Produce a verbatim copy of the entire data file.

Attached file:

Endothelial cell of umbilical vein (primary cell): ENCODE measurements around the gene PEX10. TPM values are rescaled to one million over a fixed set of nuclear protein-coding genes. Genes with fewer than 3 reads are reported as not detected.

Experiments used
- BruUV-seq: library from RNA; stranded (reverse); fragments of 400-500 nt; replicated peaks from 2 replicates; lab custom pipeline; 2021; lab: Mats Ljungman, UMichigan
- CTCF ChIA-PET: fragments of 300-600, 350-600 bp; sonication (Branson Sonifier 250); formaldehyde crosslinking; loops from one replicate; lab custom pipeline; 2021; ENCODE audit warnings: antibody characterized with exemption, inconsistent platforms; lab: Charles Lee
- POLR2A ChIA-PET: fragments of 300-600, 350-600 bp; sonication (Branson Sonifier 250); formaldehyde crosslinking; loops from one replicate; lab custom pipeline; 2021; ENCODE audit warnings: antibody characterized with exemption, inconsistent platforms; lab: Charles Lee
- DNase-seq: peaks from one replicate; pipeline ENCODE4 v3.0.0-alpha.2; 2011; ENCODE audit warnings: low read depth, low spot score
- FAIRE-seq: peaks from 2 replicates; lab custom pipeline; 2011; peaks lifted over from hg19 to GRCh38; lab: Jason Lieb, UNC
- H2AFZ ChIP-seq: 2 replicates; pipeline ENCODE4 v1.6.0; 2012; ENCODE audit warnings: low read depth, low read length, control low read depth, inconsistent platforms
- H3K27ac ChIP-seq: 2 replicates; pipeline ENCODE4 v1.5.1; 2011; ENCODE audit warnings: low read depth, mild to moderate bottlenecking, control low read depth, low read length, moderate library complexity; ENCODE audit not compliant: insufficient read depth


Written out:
Endothelial cell of umbilical vein (primary cell): ENCODE measurements around the gene PEX10. TPM values are rescaled to one million over a fixed set of nuclear protein-coding genes. Genes with fewer than 3 reads are reported as not detected.

Experiments used
- BruUV-seq: library from RNA; stranded (reverse); fragments of 400-500 nt; replicated peaks from 2 replicates; lab custom pipeline; 2021; lab: Mats Ljungman, UMichigan
- CTCF ChIA-PET: fragments of 300-600, 350-600 bp; sonication (Branson Sonifier 250); formaldehyde crosslinking; loops from one replicate; lab custom pipeline; 2021; ENCODE audit warnings: antibody characterized with exemption, inconsistent platforms; lab: Charles Lee
- POLR2A ChIA-PET: fragments of 300-600, 350-600 bp; sonication (Branson Sonifier 250); formaldehyde crosslinking; loops from one replicate; lab custom pipeline; 2021; ENCODE audit warnings: antibody characterized with exemption, inconsistent platforms; lab: Charles Lee
- DNase-seq: peaks from one replicate; pipeline ENCODE4 v3.0.0-alpha.2; 2011; ENCODE audit warnings: low read depth, low spot score
- FAIRE-seq: peaks from 2 replicates; lab custom pipeline; 2011; peaks lifted over from hg19 to GRCh38; lab: Jason Lieb, UNC
- H2AFZ ChIP-seq: 2 replicates; pipeline ENCODE4 v1.6.0; 2012; ENCODE audit warnings: low read depth, low read length, control low read depth, inconsistent platforms
- H3K27ac ChIP-seq: 2 replicates; pipeline ENCODE4 v1.5.1; 2011; ENCODE audit warnings: low read depth, mild to moderate bottlenecking, control low read depth, low read length, moderate library complexity; ENCODE audit not compliant: insufficient read depth